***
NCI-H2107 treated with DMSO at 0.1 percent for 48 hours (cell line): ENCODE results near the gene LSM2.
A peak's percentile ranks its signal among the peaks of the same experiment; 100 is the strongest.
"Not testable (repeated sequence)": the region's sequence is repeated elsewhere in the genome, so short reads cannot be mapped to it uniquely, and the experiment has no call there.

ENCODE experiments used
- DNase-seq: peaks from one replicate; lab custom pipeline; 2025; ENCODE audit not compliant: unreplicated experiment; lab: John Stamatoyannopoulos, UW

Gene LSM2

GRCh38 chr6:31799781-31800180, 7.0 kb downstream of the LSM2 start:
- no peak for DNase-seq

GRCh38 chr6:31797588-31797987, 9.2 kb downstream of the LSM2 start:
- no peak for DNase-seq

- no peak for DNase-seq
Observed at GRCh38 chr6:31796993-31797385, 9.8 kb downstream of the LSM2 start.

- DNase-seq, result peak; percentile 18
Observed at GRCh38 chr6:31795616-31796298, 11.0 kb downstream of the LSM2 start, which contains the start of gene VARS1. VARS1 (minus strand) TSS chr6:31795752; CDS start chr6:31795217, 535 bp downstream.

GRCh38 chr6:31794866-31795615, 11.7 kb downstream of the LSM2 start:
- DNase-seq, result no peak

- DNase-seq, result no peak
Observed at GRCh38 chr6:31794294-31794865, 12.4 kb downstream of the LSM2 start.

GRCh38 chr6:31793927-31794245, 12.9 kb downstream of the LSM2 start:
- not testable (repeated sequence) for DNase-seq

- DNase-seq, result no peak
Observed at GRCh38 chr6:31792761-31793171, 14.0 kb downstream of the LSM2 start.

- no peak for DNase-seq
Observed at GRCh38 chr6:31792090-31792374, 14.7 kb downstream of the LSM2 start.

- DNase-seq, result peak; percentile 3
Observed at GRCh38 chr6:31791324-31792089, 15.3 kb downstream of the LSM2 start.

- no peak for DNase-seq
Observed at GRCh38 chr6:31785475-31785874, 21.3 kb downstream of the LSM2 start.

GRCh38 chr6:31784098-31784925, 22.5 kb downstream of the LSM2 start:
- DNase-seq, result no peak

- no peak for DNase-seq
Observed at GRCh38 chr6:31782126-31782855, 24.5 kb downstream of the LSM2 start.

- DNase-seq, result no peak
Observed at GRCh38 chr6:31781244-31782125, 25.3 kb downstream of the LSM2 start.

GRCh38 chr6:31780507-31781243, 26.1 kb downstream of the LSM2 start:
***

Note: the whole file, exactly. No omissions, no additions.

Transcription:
NCI-H2107 treated with DMSO at 0.1 percent for 48 hours (cell line): ENCODE results near the gene LSM2.
A peak's percentile ranks its signal among the peaks of the same experiment; 100 is the strongest.
"Not testable (repeated sequence)": the region's sequence is repeated elsewhere in the genome, so short reads cannot be mapped to it uniquely, and the experiment has no call there.

ENCODE experiments used
- DNase-seq: peaks from one replicate; lab custom pipeline; 2025; ENCODE audit not compliant: unreplicated experiment; lab: John Stamatoyannopoulos, UW

Gene LSM2

GRCh38 chr6:31799781-31800180, 7.0 kb downstream of the LSM2 start:
- no peak for DNase-seq

GRCh38 chr6:31797588-31797987, 9.2 kb downstream of the LSM2 start:
- no peak for DNase-seq

- no peak for DNase-seq
Observed at GRCh38 chr6:31796993-31797385, 9.8 kb downstream of the LSM2 start.

- DNase-seq, result peak; percentile 18
Observed at GRCh38 chr6:31795616-31796298, 11.0 kb downstream of the LSM2 start, which contains the start of gene VARS1. VARS1 (minus strand) TSS chr6:31795752; CDS start chr6:31795217, 535 bp downstream.

GRCh38 chr6:31794866-31795615, 11.7 kb downstream of the LSM2 start:
- DNase-seq, result no peak

- DNase-seq, result no peak
Observed at GRCh38 chr6:31794294-31794865, 12.4 kb downstream of the LSM2 start.

GRCh38 chr6:31793927-31794245, 12.9 kb downstream of the LSM2 start:
- not testable (repeated sequence) for DNase-seq

- DNase-seq, result no peak
Observed at GRCh38 chr6:31792761-31793171, 14.0 kb downstream of the LSM2 start.

- no peak for DNase-seq
Observed at GRCh38 chr6:31792090-31792374, 14.7 kb downstream of the LSM2 start.

- DNase-seq, result peak; percentile 3
Observed at GRCh38 chr6:31791324-31792089, 15.3 kb downstream of the LSM2 start.

- no peak for DNase-seq
Observed at GRCh38 chr6:31785475-31785874, 21.3 kb downstream of the LSM2 start.

GRCh38 chr6:31784098-31784925, 22.5 kb downstream of the LSM2 start:
- DNase-seq, result no peak

- no peak for DNase-seq
Observed at GRCh38 chr6:31782126-31782855, 24.5 kb downstream of the LSM2 start.

- DNase-seq, result no peak
Observed at GRCh38 chr6:31781244-31782125, 25.3 kb downstream of the LSM2 start.

GRCh38 chr6:31780507-31781243, 26.1 kb downstream of the LSM2 start: